Holy Asides
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November 24, 2015, 1:12 PM

Who We Are

After months of prayer and discussion within Vestry meetings, conversations with parishioners,  parish events, and even a webinar, we have created the following identity statement for our parish:


St. Joseph’s Episcopal Church, a parish in the Diocese of Atlanta located in Henry County, is a community of grace: demonstrating the transforming power of Jesus Christ as we engage in joyful and meaningful worship; growing spiritually together through prayer, study and fellowship; and radiating God’s healing love to a broken world with compassion and outreach.


This identity statement reflects who we are at this present time, and directs us into fulfilling our purpose, vision, and mission. We are an Episcopal community. We put a high emphasis on worship, outreach and spiritual growth. We see the importance of fellowship and care with one another, while also recognizing our responsibility to engage with the world. I am thankful to the Vestry and all who have contributed to the crafting of this statement, but more importantly to this congregation for clearly reflecting who God has called St. Joseph’s to be.

Until recently, I had never heard of an identity statement. Mission statements, vision statements, and purpose statements are all normative in determining the direction of an organization. In fact, much of the Diocesan Council meeting revolved around adopting the Diocesan Purpose Statement. Knowing your identity helps you define your purpose, vision, or mission. This is important, because our identity is always changing. Indeed, the identity of the Church changes and shifts, which sometimes can create a crisis and conflict surrounding our purpose or mission.

One only has to look back a century to see the radical ways that the Church has lost part of its identity in our country. Nearly every hospital was run and operated by the Church, for most did not go to the hospital to get well, but to die without infecting others. The poor, sick, and outcast were cared for in hospitals run by the Church. Most orphanages and social assistance agencies were run by the Church. As the country was in the midst of the Great Depression, it was the Federal Council of Churches that appealed to President Roosevelt for the government to help assist in the efforts of caring for those suffering in extreme poverty. This, of course, became Social Security.  Over the years, government agencies, civil not-for-profit organizations, and other businesses have taken over many of the roles that the Church previously held. This is neither a judgment nor a critique; it is simply fact. But then the question must be asked, “What is the identity of the Church today? How do we continue to care for the poor, sick, broken, and outcast in the midst of these changes?”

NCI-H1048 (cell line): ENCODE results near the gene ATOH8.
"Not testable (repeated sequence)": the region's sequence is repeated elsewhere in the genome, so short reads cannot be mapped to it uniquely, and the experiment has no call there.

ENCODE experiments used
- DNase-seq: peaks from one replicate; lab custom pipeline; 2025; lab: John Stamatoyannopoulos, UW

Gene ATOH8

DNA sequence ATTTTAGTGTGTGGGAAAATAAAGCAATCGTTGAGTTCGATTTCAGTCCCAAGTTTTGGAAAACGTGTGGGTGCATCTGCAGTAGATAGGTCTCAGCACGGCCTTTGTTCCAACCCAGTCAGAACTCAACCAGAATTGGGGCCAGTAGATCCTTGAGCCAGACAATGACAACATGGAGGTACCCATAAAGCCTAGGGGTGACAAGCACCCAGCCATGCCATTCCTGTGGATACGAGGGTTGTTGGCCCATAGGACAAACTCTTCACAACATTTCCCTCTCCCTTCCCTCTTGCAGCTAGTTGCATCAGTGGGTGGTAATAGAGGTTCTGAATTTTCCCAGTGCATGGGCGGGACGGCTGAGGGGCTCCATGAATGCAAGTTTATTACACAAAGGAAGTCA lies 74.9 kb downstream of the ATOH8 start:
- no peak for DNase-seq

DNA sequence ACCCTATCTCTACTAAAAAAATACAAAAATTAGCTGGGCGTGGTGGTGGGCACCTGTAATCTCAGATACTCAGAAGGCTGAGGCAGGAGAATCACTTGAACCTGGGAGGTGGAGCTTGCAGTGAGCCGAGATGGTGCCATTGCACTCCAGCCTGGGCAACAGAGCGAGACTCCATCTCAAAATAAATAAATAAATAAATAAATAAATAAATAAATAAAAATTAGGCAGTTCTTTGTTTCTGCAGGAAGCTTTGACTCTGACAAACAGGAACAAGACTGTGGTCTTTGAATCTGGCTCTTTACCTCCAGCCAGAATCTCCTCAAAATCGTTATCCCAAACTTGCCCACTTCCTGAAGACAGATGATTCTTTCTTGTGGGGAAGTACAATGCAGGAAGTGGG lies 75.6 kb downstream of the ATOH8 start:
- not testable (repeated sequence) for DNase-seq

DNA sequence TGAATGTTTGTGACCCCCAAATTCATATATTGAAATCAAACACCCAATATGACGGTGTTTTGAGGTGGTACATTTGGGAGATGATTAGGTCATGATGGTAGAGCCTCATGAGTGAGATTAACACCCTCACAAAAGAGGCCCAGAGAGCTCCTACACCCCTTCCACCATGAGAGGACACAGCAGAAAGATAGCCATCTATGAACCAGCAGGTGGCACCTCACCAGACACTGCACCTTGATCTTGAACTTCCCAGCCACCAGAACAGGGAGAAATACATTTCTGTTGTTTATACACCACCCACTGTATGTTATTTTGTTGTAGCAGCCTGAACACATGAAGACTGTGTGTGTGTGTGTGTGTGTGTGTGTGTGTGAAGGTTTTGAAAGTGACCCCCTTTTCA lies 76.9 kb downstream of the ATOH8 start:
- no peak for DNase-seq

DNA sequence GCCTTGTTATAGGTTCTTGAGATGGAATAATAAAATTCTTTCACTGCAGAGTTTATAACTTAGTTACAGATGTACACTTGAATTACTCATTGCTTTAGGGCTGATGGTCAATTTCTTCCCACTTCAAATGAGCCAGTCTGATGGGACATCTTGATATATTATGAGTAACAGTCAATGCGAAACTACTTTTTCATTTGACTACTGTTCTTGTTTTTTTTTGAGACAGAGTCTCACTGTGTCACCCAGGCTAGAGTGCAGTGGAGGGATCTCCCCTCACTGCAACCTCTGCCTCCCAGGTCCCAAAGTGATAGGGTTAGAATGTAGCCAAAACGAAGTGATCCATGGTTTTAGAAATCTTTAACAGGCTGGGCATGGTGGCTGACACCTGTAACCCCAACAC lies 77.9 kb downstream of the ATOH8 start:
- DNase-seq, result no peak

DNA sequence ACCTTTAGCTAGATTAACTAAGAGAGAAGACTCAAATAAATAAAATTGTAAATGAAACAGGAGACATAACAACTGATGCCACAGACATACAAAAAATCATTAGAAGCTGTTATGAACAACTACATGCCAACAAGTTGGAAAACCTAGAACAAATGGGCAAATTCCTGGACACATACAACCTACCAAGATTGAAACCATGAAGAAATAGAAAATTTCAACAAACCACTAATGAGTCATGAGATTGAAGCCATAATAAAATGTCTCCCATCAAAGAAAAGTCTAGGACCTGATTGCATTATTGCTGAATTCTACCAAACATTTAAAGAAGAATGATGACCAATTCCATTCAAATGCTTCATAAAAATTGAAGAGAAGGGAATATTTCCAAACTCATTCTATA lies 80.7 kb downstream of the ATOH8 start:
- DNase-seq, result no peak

This is where purpose and identity are interdependent. God meets us where we are, and God loves us as we are. At the same time, God always calls us to follow Him and become who we are intended to be. From Matthew 28, the Church is called to “Go into the world, making disciples of all nations, baptizing them in the Name of the Father, Son, and Holy Spirit, and teaching them all I have commanded you. And I [Jesus] will always be with you.” This is our simple, bare-bones purpose: go, disciple, teach, baptize, trust in the presence of Christ. How do we do those things today? Worship. Fellowship. Outreach. Healing. Sunday School. Friday Friends. Celebration. How we live into this purpose is our identity. And as we know who we are, we strive to become who God has called us to be as a community of grace.

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